I guess I don’t object to the brass in a brass marking gauge. Why should plastic bother me? I think it’s because I don’t like one thing masquerading as another. It takes away the "realness" of the product.

  6. Steven

    Been looking for an alternative to the very expensive Clenton gauge for some time and thought that this would be it! but no, the same problem in design here:( The blade does not fit inside the head ala Clenton which means that it cannot be used to remove a tiny sq on an edge to fit stringing as the blades honed angle would determine the smallest cut it could make. Reversing the blade would leave a sloped cut! Very minor but important design flaw?

  7. Jonathan Crone

    Baaaahhh…
    Thats me being sheepish… I never thought
    of checking Lee Valley…
    and I live in Lee valley’s head office city…. Dooh.

    Thanks folks

  8. Hank Knight

    Chris,

    I, too, am very fond of my Les Outils Cullen cutting gauge, but I wasn’t when I first got it. There was 1/32" gap between the beam and the head on either side, so the beam was very loose and "floppy" when I loosened the thumb screw to adjust it. True, the rounded belly of the beam nestled into the matching profile in the head and snugged up tight when I tightened the thumb screw, but the flopping around when I was trying to adjust the gauge drove me nuts. I fixed the problem by gluing two very thin UHMW shims to the head, one on either cheek of the beam mortise. They’re not thick enough to bind, just thick enough to take up the "slop." Now it works like a dream; the beam slides smoothly and easily and still locks down tight. I love it. BTW, I lined up my screw slots when I put it back together.

    Jonathan Crone will be happy to know that the full line of Les Outils Cullen gauges are available from Lee Valley.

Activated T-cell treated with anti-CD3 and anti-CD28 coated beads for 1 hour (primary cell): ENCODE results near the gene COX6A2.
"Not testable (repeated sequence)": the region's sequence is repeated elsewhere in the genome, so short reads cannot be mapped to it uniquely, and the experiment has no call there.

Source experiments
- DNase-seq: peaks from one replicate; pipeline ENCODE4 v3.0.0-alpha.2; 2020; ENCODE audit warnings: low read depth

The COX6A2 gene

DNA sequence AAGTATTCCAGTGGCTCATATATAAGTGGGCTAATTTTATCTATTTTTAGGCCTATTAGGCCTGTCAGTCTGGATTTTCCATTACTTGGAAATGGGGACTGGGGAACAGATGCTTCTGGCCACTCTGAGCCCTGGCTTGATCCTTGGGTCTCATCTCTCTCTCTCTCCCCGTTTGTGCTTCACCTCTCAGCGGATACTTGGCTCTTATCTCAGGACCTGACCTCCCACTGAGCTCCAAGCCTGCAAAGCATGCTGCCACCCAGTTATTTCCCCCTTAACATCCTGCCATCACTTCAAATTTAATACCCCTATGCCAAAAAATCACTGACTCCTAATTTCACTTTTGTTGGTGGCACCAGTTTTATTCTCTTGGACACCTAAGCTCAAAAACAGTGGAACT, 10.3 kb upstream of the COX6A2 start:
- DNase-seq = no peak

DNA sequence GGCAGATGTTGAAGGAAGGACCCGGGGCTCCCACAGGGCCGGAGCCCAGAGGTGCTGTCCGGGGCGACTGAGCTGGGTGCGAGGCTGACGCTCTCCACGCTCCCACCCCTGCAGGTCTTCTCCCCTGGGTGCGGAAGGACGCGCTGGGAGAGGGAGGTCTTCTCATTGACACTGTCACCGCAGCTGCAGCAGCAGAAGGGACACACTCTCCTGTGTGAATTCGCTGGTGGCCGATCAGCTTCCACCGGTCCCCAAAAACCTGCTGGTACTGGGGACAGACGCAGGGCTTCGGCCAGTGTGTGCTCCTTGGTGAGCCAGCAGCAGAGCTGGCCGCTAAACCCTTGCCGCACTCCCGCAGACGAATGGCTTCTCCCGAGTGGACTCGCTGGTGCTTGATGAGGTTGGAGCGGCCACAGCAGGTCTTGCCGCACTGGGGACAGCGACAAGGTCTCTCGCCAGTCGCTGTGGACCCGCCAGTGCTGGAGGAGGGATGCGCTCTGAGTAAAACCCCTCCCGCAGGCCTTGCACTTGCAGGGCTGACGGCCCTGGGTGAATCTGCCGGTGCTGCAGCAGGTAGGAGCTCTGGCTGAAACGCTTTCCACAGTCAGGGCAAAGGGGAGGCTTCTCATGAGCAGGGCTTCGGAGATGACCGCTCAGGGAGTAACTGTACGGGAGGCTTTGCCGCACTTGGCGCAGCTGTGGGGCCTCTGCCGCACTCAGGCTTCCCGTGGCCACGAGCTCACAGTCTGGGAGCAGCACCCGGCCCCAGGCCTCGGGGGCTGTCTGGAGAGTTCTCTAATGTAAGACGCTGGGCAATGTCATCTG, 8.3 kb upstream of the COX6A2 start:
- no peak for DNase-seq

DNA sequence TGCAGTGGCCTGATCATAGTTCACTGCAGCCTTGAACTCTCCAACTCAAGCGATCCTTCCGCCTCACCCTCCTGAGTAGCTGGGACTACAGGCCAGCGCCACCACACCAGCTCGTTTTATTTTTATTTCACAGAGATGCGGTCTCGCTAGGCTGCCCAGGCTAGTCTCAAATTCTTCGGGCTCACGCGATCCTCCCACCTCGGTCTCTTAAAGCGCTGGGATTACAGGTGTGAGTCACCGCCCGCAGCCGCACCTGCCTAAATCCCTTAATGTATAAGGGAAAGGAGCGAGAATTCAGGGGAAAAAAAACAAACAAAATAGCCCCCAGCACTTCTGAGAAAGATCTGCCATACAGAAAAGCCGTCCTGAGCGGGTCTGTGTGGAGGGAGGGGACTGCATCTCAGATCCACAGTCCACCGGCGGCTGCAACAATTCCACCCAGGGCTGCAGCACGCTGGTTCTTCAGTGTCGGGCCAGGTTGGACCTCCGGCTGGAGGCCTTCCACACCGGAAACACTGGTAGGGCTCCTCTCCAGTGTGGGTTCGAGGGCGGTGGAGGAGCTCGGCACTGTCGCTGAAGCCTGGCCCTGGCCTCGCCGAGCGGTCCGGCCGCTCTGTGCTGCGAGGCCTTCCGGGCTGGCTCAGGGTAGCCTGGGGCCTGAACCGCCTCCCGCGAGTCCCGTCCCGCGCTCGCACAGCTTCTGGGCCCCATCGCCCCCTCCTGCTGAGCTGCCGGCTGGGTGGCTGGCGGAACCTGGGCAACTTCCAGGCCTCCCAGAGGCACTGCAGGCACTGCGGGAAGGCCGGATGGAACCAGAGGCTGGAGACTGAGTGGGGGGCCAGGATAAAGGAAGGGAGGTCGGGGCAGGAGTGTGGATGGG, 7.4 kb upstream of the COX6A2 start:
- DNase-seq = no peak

Hank

  9. Michael Holden

    Chris,
    as an engineer, I do NOT get all tingly when I see screw heads lined up! Unless you mean that goosebumpy feeling you get when something is about to fall apart. Lined up screw heads indicate inconsistent torquing of the screws, some will be too tight and some too loose, neither is a good situation. It may look neat, but it is structurally unsound practice.
    Mike

    1. cbf123

      While this is often true, it’s not always the case. The proper way to clock screw heads is to torque them down to the desired tension, mark the desired slot alignment, back out the screw, mill off the original slot head and cut a new slot that is aligned as desired.

      Where that’s too much work, you can often get close by just making sure that you start each screw aligned the same. Assuming consistent material and thickness you should end up with pretty close alignment.

  10. Jonathan Crone

    There’s something ironic that I live in Ottawa Canada, and a small tool company in Quebec, one province over from me, I can’t locate any information about other than an american website… For you Americans, it would be like wanting to order something from Lie Nielsen, but only able to get it from Brazil…

    Anyone have any contact information for Les Outils Cullen, OTHER than from "TheBestThings"? (I’m not begrudging TheBestThings… I’m just Canadian EH, and it seems crazy to have to mail order from the STATES to get a CANADIAN product…

  11. dvh

    Damn, why always your tools has to be so beautiful. It always make me think about mine, usually made in china 😉